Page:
The brigade was in the reserve at Chamiiion Hills, 
and in active .skirmish at Black River. 

On the evening of May 21 Col. Stone received 
(ien. Grant's order for a general assaidt on the 
I'uemj-'s lines at ID A. M. on the 22d. In this 
charge, which was unsuccessful. Col. .St(Mie wa.s 
again wounded, receiving a gunshot in the left 
forearm. Col. Stone commanded a brigade until 
the last of August, when, being ordered to the Gulf 
Department, he resigned. He had become very 
pojuilar with the people of Iowa. 

He was nominated in a Republican convention, 
held at Des Moines in June, 1803, and was elected 
liy a very large majorit}'. He vvas breveteil Ihig- 
adier-General in liStU, during liis first year as Gov- 
ernor, lie was inaugurated Jan. 14, 1 .SO J, and was 
re-elected in isii.l, his four ^X'ars in office closing 
Jan. 16, 18GK. His majority ii: IHOS was nearly 
30,000, and in 180.5 about 10,,JOO. His diminished 
vote in 180.5 was dui; to the fact tliat he was very 
strongly committed in favor of negro suffrage. 

Gov. Stone made a very energetic and I'llicieiit 
Fxecutive. Since the exi)iratii)n of liis gubernatorial 
leiin lie has sought to escape the public notice, and 
has given his time to his [ii'i\ate business interests. 
He is in partnership with Hon. U. B. Ayres, of 
Kiiox\ille. ill leg;il practice. 

He was elected to the General Asscmlily in 1877. 
and served one term. 

Ill .May. 1 s."i7, he iiiMiried Miss Carloaet Mathews, 
a native of Ohio, then residing in Knoxvillc. They 
have one sou — AVilliam A 





7i< ■ — ^ ^^ 

jt?? -/It 




from isr.sti) 1S72, Avns l)orn 
ill ( )xfnr(l C'uunty, Maine, 
Aui;-. 7. !sl'2. IIo is a dc- 
i sreiiil;mt on Ills niotJior's side 
of Peter Hill, \viio eame from 
England and settled in Maine 
ill KJ.Vj. From this aneestry have 
sprung most of the Hills in Ameri- 
ea. On his father's side he is a de- 
ceudant of Xathaniel Merrill, who 
came from P^nglaiid in ll>;>(l,aiid lo- 
eated in JIassaehnsetts. Nathaniel 
liad a son, Daniel, who in turn had 
a son named John, and he in turn a son called Thomas. The 
latter was born Dee. is;. 1708. On the 4th of Ang- 
11-1, 172S, was born to him a son, .Samuel, whii was 
married and had a family of twelve children, one of 
whom, Abel, was taken by his father to Boston in 
1 7.')0. Abel was niarrii'd to Elizabeth Page, who 
had five children, one of whom, Abel, Jr., was the 
father of onr subject. He married Abigail Hill 
■ June 2;"), 1809, , and to them were liorn eight chil- 
dren, Samuel being the youngest but one. At the 
age of sixteen S.ainuel moved with his parents to 
Uiixtoii. ;\Iaine. the native [Jace of his mother, 
wlu re his time was emiiloyed in turns in teaching 
and atti'iiding school until he attained his majority. 
Having determined to make teaching a profession, 
and feeling the South offered better opportu- 
uities, lie imniediatt'lj' set out for tliat section. Tie 

remanied, liowever, but a short time, as he says "he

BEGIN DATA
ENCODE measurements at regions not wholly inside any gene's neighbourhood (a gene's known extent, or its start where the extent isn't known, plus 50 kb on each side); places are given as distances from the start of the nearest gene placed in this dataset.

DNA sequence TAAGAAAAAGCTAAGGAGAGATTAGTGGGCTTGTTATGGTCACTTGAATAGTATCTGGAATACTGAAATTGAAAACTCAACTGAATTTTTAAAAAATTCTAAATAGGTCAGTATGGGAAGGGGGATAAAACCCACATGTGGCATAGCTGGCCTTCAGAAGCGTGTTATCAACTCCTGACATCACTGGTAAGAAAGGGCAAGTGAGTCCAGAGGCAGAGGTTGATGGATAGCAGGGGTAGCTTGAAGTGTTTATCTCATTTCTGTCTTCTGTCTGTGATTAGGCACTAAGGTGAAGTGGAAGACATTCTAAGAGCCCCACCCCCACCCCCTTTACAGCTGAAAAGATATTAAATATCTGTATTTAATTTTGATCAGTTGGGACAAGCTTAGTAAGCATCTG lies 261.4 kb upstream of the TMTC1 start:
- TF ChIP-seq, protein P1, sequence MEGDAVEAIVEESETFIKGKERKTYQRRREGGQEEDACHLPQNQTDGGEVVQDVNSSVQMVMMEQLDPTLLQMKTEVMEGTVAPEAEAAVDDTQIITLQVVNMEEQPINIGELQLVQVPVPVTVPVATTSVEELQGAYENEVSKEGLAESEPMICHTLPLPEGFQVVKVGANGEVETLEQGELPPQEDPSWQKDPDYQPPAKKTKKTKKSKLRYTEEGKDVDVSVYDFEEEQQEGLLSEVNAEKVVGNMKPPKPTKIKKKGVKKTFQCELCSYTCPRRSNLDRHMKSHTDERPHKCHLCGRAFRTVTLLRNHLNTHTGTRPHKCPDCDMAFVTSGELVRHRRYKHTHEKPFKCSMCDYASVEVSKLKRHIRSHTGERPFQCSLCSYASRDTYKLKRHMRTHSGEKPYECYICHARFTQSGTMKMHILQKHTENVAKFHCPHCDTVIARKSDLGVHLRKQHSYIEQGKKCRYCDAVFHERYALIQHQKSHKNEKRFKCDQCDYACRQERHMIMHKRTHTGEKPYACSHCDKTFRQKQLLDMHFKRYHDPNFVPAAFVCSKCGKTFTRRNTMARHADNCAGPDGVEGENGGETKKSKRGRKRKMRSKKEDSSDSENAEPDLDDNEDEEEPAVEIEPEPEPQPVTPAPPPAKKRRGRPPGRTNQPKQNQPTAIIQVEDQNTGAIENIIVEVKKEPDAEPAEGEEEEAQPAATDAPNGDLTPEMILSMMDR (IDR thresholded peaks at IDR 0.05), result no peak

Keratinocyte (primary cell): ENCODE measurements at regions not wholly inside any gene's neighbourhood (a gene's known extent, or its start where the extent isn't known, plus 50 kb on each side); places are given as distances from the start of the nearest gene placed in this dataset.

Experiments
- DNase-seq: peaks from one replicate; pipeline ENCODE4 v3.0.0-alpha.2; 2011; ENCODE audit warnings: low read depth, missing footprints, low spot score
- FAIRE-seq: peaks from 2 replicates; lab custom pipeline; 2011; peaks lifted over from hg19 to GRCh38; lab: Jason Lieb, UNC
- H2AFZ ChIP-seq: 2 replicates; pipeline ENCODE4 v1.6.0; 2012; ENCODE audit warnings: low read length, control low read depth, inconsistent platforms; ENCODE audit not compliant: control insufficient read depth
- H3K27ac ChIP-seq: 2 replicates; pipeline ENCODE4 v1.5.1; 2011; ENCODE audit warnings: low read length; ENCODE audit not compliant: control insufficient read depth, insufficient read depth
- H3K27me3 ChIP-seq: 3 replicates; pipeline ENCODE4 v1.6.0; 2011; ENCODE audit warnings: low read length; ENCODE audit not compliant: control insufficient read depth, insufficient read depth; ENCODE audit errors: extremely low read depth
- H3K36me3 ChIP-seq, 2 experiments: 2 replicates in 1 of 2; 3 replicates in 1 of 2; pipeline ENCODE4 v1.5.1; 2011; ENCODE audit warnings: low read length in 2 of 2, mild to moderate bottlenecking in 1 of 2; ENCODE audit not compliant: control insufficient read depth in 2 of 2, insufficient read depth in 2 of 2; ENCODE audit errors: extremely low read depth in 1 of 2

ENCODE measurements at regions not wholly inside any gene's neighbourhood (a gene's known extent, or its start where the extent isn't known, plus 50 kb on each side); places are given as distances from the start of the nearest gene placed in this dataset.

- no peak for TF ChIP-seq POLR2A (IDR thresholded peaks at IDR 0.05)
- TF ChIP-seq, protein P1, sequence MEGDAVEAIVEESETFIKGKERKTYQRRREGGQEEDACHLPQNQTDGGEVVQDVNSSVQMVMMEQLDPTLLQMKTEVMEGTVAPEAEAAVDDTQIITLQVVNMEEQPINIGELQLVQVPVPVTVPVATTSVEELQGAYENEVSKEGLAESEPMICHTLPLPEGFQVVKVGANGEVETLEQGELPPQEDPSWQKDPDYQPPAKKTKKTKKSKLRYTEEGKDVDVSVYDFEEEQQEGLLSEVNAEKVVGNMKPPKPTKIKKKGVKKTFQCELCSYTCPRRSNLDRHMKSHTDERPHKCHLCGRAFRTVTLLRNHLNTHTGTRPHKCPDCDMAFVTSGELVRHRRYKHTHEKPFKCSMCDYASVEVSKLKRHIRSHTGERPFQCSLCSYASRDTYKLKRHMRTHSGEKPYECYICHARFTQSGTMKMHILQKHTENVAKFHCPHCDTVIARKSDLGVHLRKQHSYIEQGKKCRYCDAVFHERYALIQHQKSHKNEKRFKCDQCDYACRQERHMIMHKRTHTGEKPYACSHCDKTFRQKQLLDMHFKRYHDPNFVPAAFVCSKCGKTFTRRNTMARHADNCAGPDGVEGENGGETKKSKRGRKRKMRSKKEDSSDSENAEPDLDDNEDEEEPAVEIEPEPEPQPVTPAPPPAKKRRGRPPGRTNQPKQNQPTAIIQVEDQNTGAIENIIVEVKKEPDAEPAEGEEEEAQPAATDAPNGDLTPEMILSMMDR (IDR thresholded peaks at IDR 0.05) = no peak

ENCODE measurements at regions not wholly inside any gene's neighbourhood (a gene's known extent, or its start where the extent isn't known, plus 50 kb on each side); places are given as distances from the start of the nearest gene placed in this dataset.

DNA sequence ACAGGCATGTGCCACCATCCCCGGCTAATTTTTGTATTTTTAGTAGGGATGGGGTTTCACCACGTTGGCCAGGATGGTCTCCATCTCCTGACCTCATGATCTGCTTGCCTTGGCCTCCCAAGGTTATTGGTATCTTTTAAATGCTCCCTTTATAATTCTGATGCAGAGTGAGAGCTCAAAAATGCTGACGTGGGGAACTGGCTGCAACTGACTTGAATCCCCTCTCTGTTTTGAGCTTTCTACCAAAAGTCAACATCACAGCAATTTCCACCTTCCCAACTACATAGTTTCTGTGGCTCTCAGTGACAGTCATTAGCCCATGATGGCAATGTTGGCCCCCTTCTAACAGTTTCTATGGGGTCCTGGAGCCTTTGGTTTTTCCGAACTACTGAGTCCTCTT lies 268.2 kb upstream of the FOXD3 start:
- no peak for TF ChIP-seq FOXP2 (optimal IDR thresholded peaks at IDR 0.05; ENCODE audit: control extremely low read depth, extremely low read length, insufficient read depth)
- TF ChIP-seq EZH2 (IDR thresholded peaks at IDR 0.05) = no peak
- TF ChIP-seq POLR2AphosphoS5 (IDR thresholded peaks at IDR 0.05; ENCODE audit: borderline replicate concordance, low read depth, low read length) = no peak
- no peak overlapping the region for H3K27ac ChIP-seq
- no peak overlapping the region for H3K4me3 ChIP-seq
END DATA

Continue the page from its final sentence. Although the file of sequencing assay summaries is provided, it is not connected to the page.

was born too far North." Suspicion having liecn 
raised as to his aliolitioii priiicijiles .-iiid liiidiiig the 
element not altogether congenial, he soon aliandoiicd 
the sunny South and went to the old (iraiiite State, 
where the next several years were spent in fanning. 
In 1847 he moved to Taniworth, N. II.. where he 
engaged in the mercantile business in comp.any with 
a brother, in which he was ipiite successful. Not 
being satisfied with the limited resources of North- 
ern New England he determined to try his good 
fortune on the broad prairies of the fertik' West. 

It was in the year 18.JG that Mr. Jlerrill turiic<l 
his face toward the setting sun, finding' a desirable 
location near McGregor, Iowa, where he established 
a branch house of the old firm. The iioiiulation in- 
creased, as also did their trade, and their house be- 
came one of the most extensive wholesale establisli- 
ments on the Upper Mississippi. During all these 
years of business Mr. Merrill took an active part in 
l)olitics. In 1854 he was chosen on the abolition 
ticket to the Legislature of New Hampshii'c. The 
following year he was again returned to the Legis- 
lature. an<l doubtless had he remained in State 
would have risen still higher. Incoming to Iowa 
his experience and ability were demanded liy liis 
neighbors, and he was here called into public serv- 
ice. He was sent to the Legislature, and though 
assembled with the most distinguished men of his 
time, took a leading part in the important services 
demanded of that body. The Legislatin-e was con- 
vened in an extra session of 18C1, to provide for 



till- I'xifift'iicii's of the Kclii'lliuii, and in its deliber- 
atiuiis Mr. iMi'iTill took an active part. 

Ill \\\v smiuiKT (if 1si;l'. Mr. Merrill wascommis- 
sioiieil Cdldiiel of the 21st I(i\va Infantry, and im- 
mediately went t(i the front. At the time jNIarma- 
iliike \v;is menat'ing the Tniiin fdrees in Missouri, 
which called for pmmiit aetidu (in the part of the 
I'liidn (ieiieials. Col. Merrill was jilaeed in com- 
ni.-iiid. with (letachnieiits of the 21st Idwa and DDth 
Illinois, a portion of the .'!d Iowa Cavalry and two 
jiieees of artillery, with orders to make a forced 
march to .Springfield, he lieing at the time eighty 
miles distant. On the morning of Jan. II, I8G3, 
he (■•nme across a body of Confederates who were